Carbon tax or emissions trading? An analysis of economic and political feasibility of policy mechanisms for greenhouse gas emissions reduction in the Mexican power sector

Research output: Contribution to journalArticleScientificpeer-review

Researchers

  • Camila Barragán-Beaud
  • Amalia Pizarro-Alonso
  • Maria Xylia
  • Sanna Syri

  • Semida Silveira

Research units

  • KTH Royal Institute of Technology
  • Danmarks Tekniske Universitet

Abstract

This study provides a comparative assessment of carbon-pricing instruments for the Mexican electricity sector, contrasting a carbon tax with an emissions trading scheme (ETS). The assessment is performed in terms of economic impacts and political feasibility. Model-based scenarios considering different price and quantity levels are analyzed on Balmorel-MX, a cost optimization bottom-up model of the Mexican electricity system. The political feasibility is evaluated using an online survey and interviews with representatives of relevant stakeholder groups. The assessment suggests that an ETS is the most appropriate instrument for the Mexican case. We recommend to set the cap as 31% abatement in relation to a baseline, which is suggested to be 102 MtCO2 by 2030, given the business-as-usual baseline used as reference by the Mexican government (202 MtCO2) is found to leave cost-effective abatement potential untapped. An emission trading system with such design has higher cost-efficiency and lower distributional effects than a carbon tax at equivalent ambition level (15 USD/tCO2). The political feasibility analysis confirms the assessment, as it is in line with the priorities of the stakeholder groups, allows earmarking carbon revenue and avoids exempting natural gas from carbon pricing.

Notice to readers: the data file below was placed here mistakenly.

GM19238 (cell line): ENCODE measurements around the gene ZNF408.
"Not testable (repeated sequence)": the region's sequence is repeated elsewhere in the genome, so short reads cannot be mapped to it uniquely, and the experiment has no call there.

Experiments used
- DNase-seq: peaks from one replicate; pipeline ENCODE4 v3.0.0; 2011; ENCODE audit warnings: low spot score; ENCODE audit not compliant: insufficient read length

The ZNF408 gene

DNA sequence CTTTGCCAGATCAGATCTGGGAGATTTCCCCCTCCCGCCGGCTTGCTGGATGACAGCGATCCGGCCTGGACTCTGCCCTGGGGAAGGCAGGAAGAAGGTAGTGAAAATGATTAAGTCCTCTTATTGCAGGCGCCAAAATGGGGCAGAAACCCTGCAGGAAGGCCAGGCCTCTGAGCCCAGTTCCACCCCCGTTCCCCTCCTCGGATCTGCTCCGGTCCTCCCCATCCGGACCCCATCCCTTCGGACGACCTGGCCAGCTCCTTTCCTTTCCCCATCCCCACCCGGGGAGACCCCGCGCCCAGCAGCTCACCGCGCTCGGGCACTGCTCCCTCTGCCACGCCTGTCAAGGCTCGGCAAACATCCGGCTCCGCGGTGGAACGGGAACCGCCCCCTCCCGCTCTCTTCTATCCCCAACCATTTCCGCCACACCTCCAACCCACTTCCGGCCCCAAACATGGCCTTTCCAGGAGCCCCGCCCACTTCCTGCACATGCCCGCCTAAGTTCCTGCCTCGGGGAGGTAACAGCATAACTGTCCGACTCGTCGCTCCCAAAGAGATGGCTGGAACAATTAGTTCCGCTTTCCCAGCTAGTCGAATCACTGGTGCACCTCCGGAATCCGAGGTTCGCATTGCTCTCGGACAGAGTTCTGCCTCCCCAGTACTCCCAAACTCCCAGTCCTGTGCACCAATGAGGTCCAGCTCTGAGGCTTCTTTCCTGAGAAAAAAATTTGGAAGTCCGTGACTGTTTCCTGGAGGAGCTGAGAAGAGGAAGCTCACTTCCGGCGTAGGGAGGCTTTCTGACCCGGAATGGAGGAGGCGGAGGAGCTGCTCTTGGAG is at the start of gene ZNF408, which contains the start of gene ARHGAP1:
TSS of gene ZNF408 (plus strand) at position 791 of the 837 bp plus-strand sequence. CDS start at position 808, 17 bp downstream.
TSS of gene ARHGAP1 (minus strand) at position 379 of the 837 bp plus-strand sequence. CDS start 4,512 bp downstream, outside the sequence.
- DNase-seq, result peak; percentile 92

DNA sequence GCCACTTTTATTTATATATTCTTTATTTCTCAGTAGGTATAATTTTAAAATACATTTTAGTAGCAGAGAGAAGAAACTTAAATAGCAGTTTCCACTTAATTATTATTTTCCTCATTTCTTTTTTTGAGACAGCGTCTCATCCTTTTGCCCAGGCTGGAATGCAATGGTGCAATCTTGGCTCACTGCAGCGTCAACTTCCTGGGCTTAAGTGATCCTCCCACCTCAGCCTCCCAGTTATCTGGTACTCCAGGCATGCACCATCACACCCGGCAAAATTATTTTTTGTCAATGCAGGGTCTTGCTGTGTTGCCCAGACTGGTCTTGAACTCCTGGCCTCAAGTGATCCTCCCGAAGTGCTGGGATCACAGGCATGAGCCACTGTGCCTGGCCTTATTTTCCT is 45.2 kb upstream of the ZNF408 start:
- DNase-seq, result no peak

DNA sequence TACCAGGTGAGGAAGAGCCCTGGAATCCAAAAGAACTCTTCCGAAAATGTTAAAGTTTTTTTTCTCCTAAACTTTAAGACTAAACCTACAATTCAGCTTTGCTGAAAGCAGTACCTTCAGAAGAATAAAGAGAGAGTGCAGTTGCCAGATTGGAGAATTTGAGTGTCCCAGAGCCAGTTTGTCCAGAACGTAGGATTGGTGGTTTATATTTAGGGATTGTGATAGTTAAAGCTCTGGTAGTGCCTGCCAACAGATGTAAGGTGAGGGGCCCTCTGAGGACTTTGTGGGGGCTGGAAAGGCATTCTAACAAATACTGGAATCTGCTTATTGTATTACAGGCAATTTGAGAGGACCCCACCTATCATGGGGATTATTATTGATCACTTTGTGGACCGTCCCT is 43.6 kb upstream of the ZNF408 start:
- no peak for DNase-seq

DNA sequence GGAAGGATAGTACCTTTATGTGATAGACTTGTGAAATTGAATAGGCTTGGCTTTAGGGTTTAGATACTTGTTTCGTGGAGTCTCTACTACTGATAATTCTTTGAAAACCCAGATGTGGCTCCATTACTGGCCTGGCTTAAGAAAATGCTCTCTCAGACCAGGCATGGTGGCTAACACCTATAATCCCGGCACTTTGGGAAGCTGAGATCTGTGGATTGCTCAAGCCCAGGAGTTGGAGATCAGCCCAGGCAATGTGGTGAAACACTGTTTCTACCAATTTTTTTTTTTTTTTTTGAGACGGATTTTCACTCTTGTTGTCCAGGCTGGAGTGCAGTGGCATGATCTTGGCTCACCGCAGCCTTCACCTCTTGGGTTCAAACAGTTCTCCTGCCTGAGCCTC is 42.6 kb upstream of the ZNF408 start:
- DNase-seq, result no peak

Details

Original languageEnglish
Pages (from-to)287-299
Number of pages13
JournalEnergy Policy
Volume122
Publication statusPublished - 1 Nov 2018
MoE publication typeA1 Journal article-refereed

    Research areas

  • Carbon pricing, Climate policy, Electricity sector, Energy systems analysis, Mexico, Political feasibility

ID: 27086086